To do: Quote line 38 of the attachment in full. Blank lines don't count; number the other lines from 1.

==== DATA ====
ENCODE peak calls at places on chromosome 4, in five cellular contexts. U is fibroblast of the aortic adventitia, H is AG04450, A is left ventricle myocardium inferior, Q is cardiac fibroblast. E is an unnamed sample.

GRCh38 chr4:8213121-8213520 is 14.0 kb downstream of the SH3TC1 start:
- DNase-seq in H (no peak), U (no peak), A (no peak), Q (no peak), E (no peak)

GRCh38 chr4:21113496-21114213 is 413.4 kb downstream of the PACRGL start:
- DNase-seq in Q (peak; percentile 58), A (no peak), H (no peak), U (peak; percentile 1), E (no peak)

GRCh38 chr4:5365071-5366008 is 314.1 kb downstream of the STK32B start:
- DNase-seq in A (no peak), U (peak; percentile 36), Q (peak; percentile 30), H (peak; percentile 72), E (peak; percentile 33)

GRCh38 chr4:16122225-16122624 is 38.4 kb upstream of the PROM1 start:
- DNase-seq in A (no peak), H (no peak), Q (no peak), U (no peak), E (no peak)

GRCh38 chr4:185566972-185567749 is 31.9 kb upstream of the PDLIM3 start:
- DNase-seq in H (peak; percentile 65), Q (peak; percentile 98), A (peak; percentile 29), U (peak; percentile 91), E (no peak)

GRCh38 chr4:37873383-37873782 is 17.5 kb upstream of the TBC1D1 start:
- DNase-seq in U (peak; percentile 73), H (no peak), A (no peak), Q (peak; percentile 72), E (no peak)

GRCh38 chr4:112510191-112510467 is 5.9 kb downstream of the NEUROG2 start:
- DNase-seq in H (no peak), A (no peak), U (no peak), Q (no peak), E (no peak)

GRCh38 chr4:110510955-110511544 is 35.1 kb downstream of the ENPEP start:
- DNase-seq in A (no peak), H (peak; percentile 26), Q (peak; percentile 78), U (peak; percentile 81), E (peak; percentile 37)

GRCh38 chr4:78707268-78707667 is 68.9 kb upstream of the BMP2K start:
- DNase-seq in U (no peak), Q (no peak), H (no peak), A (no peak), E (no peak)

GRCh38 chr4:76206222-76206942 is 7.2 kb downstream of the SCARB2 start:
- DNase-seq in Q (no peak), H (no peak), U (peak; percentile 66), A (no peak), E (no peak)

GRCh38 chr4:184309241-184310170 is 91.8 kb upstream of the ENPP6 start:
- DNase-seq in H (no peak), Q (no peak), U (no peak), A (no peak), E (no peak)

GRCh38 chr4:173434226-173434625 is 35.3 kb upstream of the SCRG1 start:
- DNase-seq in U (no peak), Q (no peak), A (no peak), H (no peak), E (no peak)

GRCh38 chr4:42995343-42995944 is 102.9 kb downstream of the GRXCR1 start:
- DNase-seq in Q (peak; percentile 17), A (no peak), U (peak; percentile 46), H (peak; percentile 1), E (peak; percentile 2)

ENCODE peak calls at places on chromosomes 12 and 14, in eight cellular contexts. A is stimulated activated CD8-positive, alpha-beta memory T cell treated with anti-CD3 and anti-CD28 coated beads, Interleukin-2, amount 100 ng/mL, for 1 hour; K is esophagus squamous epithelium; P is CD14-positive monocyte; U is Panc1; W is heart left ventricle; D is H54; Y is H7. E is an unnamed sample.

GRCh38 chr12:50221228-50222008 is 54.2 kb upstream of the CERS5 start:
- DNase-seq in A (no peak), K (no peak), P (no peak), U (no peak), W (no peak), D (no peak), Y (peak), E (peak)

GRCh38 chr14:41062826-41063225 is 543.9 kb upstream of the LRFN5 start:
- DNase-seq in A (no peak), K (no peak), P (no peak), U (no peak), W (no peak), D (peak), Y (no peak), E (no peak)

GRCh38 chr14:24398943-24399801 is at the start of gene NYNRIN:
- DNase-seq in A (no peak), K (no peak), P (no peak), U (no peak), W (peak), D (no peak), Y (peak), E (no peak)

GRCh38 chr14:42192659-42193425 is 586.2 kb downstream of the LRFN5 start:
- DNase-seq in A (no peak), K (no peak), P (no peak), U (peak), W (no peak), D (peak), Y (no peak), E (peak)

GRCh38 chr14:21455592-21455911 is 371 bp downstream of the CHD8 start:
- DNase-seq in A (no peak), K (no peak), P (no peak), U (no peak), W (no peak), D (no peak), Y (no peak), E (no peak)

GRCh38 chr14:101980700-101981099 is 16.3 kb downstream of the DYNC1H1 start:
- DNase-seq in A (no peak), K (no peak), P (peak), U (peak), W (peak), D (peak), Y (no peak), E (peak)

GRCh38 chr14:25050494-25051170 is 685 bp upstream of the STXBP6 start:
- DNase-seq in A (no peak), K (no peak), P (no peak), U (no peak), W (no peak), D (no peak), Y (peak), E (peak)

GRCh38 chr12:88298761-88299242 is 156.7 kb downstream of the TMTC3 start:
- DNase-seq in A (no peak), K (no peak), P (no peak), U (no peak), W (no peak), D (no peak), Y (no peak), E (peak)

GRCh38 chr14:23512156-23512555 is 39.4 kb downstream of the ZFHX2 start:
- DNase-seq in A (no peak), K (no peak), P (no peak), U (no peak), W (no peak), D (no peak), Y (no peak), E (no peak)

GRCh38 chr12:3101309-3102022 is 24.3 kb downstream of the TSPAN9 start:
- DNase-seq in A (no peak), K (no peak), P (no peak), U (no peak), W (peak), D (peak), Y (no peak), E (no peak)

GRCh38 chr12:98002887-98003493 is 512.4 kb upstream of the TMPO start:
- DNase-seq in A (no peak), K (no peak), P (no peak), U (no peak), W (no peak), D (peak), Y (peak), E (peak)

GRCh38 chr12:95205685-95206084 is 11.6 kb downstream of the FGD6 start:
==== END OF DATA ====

- DNase-seq in A (no peak), K (no peak), P (no peak), U (no peak), W (no peak), D (no peak), Y (no peak), E (no peak)